Subject: What's only right- By Rush Limbaugh
> I think the vast differences in compensation between the victims of the
> September 11th casualty,
> and those who die serving the country in uniform, are profound. No one is
> really talking about it
> either because you just don't criticize anything having to do with
> September 11th.
> Well, I just can't let the numbers pass by because it says something
> really disturbing
> about the entitlement mentality of this country.
> If you lost a family member in the September 11th attack, you're going to
> get an average of
> $1,185,000. The range is a minimum guarantee of $250,000, all the way up
> to $4.7 million.
> If you are a surviving family member of an American soldier killed in
> action, the first check you
> get is a $6,000 direct death benefit, half of which is taxable. Next, you
> get $1,750 for burial costs.
> If you are the surviving spouse, you get $833 a month until you remarry.
> And there's a
> payment of $211 per month for each child under 18. When the child hits 18,
> payments come to a screeching halt.
> Keep in mind that some of the people that are getting an average of $1.185
> million up to $4.7
> million are complaining that it's not enough.
> We also learned over the weekend that some of the victims from the
> Oklahoma City bombing have started
> an organization asking for the same deal that the September 11th families
> are getting. In addition
> to that, some of the families of those bombed in the embassies are now
> asking for
> compensation as well.
> You see where this is going, don't you?
> Folks, this is part and parcel of over fifty years of Entitlement politics
> in this country .
> It's just really sad. Every time when a pay raise comes up for the
> military they usually receive
> next to nothing of a raise. Now the green machine is in combat in the
> Middle East while their families
> have to survive on food stamps and live in low rent housing.
> However, Our own U.S. Congress just voted themselves a raise.
> And many of you don't know that they only have to be in Congress one-time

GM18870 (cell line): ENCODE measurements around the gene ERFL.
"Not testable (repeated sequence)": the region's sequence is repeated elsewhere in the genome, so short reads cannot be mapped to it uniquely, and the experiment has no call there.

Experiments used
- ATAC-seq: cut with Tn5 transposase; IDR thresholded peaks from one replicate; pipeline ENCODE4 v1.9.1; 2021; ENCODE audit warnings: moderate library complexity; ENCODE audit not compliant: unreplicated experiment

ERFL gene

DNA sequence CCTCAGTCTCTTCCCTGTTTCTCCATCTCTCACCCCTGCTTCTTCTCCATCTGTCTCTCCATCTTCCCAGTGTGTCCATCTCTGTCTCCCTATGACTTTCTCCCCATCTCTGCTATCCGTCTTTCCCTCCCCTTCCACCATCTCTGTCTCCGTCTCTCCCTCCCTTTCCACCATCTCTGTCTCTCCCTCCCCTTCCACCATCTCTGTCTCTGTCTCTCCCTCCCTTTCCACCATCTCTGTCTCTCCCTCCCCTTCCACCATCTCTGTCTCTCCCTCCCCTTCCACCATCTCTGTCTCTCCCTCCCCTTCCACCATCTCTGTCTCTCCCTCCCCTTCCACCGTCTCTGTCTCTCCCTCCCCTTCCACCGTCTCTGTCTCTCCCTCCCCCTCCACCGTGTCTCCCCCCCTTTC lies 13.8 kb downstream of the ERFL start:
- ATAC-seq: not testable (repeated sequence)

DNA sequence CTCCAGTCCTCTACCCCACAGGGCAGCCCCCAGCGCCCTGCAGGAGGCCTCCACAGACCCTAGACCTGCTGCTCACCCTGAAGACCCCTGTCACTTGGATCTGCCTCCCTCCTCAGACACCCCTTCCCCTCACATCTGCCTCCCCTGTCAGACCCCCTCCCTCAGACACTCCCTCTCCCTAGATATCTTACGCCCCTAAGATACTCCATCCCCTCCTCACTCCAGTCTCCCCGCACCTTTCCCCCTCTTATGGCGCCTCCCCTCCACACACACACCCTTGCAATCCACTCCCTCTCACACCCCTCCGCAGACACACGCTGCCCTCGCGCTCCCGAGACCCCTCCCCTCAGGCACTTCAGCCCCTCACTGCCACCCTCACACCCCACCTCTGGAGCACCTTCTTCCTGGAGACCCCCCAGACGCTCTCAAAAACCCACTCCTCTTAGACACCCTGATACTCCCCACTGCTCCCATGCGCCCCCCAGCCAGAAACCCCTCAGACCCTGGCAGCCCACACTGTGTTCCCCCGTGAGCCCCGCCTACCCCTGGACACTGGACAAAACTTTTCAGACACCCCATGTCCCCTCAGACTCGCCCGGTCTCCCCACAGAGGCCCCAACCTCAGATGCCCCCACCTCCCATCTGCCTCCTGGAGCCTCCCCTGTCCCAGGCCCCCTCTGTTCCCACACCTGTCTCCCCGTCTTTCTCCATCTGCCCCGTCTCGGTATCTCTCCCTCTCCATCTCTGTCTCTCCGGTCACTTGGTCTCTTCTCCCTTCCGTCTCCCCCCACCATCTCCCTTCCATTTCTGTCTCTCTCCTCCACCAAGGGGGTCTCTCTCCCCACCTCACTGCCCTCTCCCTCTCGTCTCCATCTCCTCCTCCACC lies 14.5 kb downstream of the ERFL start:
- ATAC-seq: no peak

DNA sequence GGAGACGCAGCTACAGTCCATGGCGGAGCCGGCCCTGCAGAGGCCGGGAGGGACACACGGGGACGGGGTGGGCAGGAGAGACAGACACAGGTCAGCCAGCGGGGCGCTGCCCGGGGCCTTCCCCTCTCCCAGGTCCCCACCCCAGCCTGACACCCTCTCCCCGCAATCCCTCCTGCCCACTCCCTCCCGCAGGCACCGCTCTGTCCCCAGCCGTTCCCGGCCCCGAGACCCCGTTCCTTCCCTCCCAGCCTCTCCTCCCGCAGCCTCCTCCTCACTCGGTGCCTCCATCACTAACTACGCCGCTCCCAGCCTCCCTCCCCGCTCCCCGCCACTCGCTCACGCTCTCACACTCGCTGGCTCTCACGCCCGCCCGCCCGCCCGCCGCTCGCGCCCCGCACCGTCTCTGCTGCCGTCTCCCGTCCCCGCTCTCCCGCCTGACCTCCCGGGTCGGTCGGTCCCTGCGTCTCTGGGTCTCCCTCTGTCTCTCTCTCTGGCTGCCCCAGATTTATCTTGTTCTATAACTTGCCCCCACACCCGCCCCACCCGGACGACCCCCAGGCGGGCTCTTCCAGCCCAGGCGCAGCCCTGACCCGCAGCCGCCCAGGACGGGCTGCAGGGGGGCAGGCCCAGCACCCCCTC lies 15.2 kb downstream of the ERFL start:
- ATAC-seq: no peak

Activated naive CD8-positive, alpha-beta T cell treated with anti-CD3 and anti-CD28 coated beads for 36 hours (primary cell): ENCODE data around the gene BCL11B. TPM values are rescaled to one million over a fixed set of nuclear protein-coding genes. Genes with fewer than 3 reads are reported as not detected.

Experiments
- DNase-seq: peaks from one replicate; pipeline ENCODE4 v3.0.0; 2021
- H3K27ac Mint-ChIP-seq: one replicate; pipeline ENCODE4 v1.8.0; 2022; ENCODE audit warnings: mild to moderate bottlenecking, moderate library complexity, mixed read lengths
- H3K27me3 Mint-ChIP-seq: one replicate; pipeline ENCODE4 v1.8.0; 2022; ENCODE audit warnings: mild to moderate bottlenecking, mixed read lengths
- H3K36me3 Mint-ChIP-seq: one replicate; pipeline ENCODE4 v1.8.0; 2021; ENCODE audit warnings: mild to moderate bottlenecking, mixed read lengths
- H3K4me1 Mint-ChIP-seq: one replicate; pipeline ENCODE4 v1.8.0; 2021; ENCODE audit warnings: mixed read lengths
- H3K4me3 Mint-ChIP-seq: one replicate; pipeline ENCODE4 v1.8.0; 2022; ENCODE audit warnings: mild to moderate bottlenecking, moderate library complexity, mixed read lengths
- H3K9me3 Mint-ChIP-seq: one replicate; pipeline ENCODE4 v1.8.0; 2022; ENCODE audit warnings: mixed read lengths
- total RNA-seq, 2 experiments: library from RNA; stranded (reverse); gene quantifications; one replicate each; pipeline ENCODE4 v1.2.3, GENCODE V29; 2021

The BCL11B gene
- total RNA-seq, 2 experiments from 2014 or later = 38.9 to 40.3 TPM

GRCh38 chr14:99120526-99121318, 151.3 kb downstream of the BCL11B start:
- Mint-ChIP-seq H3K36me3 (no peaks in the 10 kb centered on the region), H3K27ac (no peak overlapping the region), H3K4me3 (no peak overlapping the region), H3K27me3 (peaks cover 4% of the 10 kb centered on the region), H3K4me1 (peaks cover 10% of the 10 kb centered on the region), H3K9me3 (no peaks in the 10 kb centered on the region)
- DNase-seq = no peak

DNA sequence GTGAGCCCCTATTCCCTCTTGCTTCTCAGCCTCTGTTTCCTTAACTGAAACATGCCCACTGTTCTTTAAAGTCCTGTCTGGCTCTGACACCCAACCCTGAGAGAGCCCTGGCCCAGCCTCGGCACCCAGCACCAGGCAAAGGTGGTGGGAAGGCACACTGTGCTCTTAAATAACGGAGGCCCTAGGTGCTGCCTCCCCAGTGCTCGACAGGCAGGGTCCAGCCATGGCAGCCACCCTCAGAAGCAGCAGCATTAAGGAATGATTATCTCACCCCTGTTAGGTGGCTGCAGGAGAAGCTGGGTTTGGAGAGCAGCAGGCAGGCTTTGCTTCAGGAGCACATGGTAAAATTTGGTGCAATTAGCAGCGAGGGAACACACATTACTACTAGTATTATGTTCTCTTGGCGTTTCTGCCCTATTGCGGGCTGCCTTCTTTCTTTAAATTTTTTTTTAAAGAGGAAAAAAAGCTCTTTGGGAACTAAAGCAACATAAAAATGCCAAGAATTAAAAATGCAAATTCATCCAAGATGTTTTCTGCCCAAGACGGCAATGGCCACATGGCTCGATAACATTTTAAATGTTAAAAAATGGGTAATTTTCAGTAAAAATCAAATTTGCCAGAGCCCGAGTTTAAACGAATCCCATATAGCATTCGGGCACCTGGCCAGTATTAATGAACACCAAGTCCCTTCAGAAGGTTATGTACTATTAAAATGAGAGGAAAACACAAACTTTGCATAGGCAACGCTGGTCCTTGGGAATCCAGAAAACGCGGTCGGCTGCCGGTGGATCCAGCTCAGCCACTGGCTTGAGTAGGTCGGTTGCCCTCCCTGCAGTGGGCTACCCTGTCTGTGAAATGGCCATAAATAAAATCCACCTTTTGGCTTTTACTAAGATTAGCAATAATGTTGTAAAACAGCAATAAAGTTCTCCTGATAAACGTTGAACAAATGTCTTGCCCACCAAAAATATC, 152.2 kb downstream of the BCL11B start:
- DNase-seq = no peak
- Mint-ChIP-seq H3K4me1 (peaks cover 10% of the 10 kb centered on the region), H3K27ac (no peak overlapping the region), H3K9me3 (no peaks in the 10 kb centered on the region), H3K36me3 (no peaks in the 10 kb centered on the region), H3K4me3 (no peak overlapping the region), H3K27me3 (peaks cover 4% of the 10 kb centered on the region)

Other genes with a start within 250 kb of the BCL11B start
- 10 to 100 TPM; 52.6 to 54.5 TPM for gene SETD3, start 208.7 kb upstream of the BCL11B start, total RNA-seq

> to receive a pension
> that is more than $15,000 per month and most are now equal to be
> millionaires plus.
> They also do not receive Social Security on retirement because they didn't
> have to pay into the system.
> If some of the military people stay in for 20 years and get out as an E-7
> they may receive
> a pension of $1,000 per month, while the politicians, the very people who
> placed you in harms way,
> receive a pension of $15,000 per month.
> I would like to see our elected officials pick up a weapon and join ranks
> before they start cutting
> out benefits and lowering pay for our sons and daughters who are now
> "When do we finally do something about this ?"
What's only right-By Rush Limbaugh
Jan 2, '03
Jan 2, '03
Very sad commentary.
Jan 2, '03
I have only one problem with your post. It is in the title. How about "our men and women in the military" in stead of "boys".
Jan 3, '03
OMG, how awful!!! I never realized this! Well, it just SUCKS!
Jan 3, '03
Tell me about it. I'm medically discharged and I get a whopping $310.00 a month (til I'm dead) for six years of faithful service. Still I wouldn't trade a day for serving my country. I would of done it for free. But still $310.00 a month?
Jan 3, '03
Oh my gosh Oramar, you're right!! I should have said "men & women". I was just angry and not thinking....thanks for pointing this out.
Jan 5, '03
its really sad that this is what the world comes to. My heart goes out to those who lost a loved one, and not be disrespectful ... but in any other country, they'd find this ridiculous! This is democracy for your, our politicians rob us blind, yet its the little people who make a difference in this world that live in poverty levels ... one can only hope that one day things will change.
Jan 12, '03
* Congress started paying into SS in 1983
* Congressional pensions are dependent upon tenure in office. For lawmakers who were elected before 1984, the pension formula upon retirement is the average of the three highest years' salaries, multiplied by years of Congressional, federal, and active duty military service, multiplied by 2.5 percent
* For lawmakers elected in 1984 and thereafter, the formula is generally the same as above, except that the accrual rate is 1.7 percent instead of 2.5 percent, and after the first 20 years of service, the rate falls to 1.0 percent.
* In 1995, the Wall Street Journal asked private-sector pension consultants to compare the first year's pension benefit for a 60-year-old Member of Congress with 30 years of service to that of a similarly-salaried private-sector executive fitting the same profile. The Journal determined that the lawmaker's benefit would start at $99,175, versus just $56,220 for the executive.
So, Rush is saying thed typical Congressperson who has served at least one term will draw $180,000 (12 x $15,000). When the WSJ says that a 30 yr Congressperson will draw $99,175.
They do NOT automatically draw $15,000 a month, for serving just one term. Their pension is dependent upon length of service.
Former presidents continue to draw their salaries and travel perks, as do some other high level government officials. The whole system stinks, frankly.
Jan 12, '03
Did I read somewhere that they are guaranteed health care benefits for life? Just wondering how that works.
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